Mr. Hawkins said if elected he would commit to making the state “100 percent clean-energy over the next 15 years.” And, in an argument President Obama failed to sell four years ago to Congress before compromising, he urged, “Take health care off the business budget by having a single-payer system for the state.”
Curbing Honest Graft
He favors full public financing of state campaigns, adding, “The legislators should be banned from taking outside income,” a harsh remedy for the legal corruption that dominates Albany politics, but one that has become increasingly plausible as more has been revealed about the influence-peddling legislative leaders are able to do, to their personal enrichment.
As Mr. Hawkins rolled through positions directly affecting public workers, calling Common Core “a test-and-punish regime,” responding to a question about how to pay for the new Tappan Zee Bridge by saying a greater priority should be given to public transportation, and urging the creation of a State Bank to avoid having to go to Wall Street for financing of capital projects, it seemed like he stood for much of what they and their unions would like to see implemented. (Mr. Cuomo has pledged an infrastructure bank as well.)
In response to a question on whether the state should raise its cap on charter schools, Mr. Hawkins said, “Public schools fail because we’re the most-segregated state in the United States.” The charters have been used for tax breaks by hedge-fund operators; worse yet, he continued, is that they’re siphoning away children in poorer neighborhoods whose parents are aware enough to seek something better for them than their local schools, in what he called “a cannibalization of our public-school system...We need to fully fund our schools.”
Unions Not Signing On
Despite these positions, Mr. Hawkins has even less union support than Zephyr Teachout, who made a surprisingly strong run against Mr. Cuomo in the Democratic primary. Part of the reason may be that Mr. Hawkins lacks Ms. Teachout’s vibrant personality, but a bigger factor may be that a union’s going against Mr. Cuomo in September was less fraught with risk than bucking him now. Nobody expected Ms. Teachout to actually win, and so urging union members to vote for her was a relatively safe way to send a message to the Governor regarding the discontent he created in the ranks of labor during his first four years in office.
While it seems unlikely that he could lose the race, given his lead over Mr. Astorino holding steady at 21 points less than two weeks prior to the election and his vast advantage in campaign funds—what his GOP rival termed his “$45-million war chest,” serving as a powerful counter to any final-week surge—the Governor has made clear the importance of building a sizable victory margin. Already some people have pointed out the likelihood that he’ll fall short of the 63 percent of the vote he got against the underwhelming Carl Paladino four years ago. And last week’s Siena Poll showed that a majority of voters—57 percent, in fact—gave him a negative job-performance rating.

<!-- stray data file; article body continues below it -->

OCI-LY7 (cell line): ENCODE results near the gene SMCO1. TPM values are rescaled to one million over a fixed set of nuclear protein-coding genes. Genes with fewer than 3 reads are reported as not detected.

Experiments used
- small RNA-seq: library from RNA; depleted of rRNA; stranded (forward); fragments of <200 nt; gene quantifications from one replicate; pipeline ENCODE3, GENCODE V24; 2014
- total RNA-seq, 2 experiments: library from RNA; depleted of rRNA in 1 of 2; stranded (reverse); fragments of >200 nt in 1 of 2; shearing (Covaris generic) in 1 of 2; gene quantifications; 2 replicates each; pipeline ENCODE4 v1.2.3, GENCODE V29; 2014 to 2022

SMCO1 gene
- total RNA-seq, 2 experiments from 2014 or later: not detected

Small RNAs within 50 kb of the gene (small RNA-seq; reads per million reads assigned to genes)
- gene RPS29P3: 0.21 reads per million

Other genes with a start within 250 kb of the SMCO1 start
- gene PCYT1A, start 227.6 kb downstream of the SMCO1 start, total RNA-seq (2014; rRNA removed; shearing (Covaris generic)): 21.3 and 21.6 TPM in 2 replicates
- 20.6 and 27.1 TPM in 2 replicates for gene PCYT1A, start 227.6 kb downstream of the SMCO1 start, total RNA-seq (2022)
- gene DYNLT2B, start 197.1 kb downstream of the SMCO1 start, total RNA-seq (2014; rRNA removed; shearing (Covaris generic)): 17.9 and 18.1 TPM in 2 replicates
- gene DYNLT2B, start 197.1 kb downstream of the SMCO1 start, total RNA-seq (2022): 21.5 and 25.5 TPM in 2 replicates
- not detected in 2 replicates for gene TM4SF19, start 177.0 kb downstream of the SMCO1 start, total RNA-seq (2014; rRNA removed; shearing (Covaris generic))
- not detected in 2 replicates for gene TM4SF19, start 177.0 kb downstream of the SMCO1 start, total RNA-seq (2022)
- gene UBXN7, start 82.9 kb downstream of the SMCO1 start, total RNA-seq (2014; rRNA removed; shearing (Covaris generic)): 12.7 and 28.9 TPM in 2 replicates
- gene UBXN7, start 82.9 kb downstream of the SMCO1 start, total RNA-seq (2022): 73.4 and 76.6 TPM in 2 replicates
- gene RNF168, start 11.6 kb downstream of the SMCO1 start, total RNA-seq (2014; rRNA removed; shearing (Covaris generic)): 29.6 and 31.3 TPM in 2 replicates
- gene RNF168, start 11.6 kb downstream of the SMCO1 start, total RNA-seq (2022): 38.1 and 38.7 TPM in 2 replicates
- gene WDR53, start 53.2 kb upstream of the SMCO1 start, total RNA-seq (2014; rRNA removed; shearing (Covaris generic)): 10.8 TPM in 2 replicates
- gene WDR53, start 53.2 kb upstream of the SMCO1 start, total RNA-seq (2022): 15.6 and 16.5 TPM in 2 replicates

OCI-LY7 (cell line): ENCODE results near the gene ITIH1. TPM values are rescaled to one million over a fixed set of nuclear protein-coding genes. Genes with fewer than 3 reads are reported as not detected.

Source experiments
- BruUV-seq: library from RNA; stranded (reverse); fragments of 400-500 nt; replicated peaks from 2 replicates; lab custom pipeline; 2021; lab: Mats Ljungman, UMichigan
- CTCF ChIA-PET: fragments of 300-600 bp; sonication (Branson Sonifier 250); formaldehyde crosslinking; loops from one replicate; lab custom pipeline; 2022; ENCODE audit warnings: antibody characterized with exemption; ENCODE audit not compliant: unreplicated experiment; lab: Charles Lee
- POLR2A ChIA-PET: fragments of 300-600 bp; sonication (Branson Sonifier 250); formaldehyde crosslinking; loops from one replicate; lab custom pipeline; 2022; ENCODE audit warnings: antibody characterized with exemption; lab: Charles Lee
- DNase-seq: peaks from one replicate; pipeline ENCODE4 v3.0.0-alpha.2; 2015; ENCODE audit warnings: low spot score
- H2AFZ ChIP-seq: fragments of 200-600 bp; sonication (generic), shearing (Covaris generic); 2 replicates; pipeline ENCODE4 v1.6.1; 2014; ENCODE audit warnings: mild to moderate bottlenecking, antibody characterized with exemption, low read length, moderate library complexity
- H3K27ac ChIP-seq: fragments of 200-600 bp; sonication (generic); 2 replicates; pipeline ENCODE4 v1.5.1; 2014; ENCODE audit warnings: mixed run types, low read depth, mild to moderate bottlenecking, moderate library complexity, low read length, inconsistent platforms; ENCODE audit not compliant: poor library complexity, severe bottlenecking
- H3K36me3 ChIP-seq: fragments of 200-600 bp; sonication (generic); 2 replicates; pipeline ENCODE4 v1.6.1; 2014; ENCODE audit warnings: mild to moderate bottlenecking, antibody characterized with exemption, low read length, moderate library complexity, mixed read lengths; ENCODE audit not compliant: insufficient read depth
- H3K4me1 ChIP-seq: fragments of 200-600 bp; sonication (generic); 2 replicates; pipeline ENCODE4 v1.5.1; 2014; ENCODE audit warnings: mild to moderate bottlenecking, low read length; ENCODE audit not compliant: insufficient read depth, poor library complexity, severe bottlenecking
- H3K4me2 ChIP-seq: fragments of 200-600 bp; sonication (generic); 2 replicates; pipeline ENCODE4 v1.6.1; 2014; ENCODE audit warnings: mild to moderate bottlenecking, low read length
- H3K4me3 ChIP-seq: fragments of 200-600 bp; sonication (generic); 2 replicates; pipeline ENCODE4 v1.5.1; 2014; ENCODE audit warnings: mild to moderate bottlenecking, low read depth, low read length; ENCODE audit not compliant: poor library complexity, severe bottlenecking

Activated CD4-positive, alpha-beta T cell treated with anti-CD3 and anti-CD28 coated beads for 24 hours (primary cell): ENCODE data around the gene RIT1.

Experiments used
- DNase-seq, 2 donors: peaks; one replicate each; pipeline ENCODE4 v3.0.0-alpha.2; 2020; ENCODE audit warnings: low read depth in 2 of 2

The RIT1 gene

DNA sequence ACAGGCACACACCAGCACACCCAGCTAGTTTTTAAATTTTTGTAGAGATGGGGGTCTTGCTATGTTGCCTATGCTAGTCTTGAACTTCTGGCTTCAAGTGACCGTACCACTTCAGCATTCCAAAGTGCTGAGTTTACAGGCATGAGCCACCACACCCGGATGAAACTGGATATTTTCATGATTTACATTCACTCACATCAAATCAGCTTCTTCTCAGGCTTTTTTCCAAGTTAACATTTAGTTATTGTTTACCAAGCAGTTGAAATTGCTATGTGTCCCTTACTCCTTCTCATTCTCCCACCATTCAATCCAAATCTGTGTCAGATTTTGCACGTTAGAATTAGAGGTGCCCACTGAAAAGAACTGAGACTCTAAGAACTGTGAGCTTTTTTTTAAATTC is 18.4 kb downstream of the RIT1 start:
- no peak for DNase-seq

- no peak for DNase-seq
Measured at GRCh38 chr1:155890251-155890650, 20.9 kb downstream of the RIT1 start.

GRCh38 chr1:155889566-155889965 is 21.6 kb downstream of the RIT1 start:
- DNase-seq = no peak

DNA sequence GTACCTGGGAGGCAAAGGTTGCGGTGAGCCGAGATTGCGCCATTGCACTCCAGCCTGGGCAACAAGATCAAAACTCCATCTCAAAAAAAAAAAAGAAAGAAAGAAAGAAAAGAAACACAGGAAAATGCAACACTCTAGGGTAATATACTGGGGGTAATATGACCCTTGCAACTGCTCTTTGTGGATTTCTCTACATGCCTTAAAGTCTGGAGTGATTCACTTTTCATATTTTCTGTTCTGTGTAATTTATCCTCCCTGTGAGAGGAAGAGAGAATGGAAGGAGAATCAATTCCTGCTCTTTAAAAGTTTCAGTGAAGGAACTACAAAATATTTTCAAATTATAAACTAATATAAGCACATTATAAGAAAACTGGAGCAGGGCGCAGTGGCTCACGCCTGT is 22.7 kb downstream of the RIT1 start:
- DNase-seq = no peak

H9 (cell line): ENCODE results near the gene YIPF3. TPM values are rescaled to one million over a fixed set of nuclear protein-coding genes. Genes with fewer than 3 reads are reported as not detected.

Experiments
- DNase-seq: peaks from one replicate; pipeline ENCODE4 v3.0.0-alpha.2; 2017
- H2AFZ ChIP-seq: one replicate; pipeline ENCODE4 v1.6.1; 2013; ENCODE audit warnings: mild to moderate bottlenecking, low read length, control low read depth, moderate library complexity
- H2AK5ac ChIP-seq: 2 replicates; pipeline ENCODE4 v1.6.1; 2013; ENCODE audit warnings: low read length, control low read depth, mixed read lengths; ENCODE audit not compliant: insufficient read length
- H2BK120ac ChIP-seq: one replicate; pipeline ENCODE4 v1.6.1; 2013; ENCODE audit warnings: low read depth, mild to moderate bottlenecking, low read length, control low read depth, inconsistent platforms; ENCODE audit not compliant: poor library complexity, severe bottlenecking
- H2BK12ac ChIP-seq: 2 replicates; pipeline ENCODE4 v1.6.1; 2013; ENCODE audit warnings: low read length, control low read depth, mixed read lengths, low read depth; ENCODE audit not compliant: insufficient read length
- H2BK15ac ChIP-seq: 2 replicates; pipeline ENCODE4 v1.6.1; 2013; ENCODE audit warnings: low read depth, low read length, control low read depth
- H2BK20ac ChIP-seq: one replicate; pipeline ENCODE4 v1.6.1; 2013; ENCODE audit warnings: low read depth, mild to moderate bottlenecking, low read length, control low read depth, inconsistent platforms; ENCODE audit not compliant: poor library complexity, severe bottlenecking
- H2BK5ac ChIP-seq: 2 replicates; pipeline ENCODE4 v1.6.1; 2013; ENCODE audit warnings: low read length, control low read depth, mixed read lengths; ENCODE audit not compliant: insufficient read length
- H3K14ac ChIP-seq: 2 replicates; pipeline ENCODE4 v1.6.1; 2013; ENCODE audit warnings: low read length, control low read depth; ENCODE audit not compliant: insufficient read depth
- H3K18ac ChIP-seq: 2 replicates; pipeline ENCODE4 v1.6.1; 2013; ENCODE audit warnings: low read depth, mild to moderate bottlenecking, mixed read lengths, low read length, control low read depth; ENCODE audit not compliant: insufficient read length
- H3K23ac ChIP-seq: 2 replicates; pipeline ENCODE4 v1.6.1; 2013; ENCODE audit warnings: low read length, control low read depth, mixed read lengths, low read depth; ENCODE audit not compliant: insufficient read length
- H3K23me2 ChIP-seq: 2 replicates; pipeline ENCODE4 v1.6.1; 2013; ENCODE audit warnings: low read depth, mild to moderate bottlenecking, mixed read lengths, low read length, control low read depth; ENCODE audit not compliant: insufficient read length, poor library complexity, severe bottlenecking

All these factors do not augur well for Mr. Cuomo coming out of the election looking like a presidential contender in 2016. Yet he has been downright defiant toward the unions that swung the Working Families Party endorsement to him and away from Ms. Teachout five months ago, persuaded by some vague promises he lip-synched about acting like more of a Democrat. High on the list was his pledge to help his party gain undisputed control of the State Senate, yet there’s been no sign of him stumping for those in tough races even as polls show enough of them swinging toward the GOP candidates to make that goal unlikely to be fulfilled.
Squeeze Me? Squeeze You!
At least as great an irritant has to be his talking up the new Women’s Equality Party as an alternate ballot line. One of the pragmatic reasons the union officials who play such a big role in the WFP’s operation wanted to give him its nomination rather than backing an obscure law professor whose lack of name recognition at the time was equaled only by her paucity of funding was that they felt more confident he could produce the 50,000 votes on the WFP line necessary to preserve its spot on the state ballot four years from now. His touting the WEP as his preferred option for those choosing to vote for him on a line other than the Democrats’ makes that calculation look a lot shakier.
One of the more left-leaning labor activists within the WFP, Communications Workers of America Local 1180 President Arthur Cheliotes, during a phone interview the day after the debate remarked with some ruefulness on the paradox his union faces. “We’re already phone-banking on that issue” to urge members who vote for Mr. Cuomo to do so on the WFP line, even though the union isn’t endorsing Mr. Cuomo’s re-election.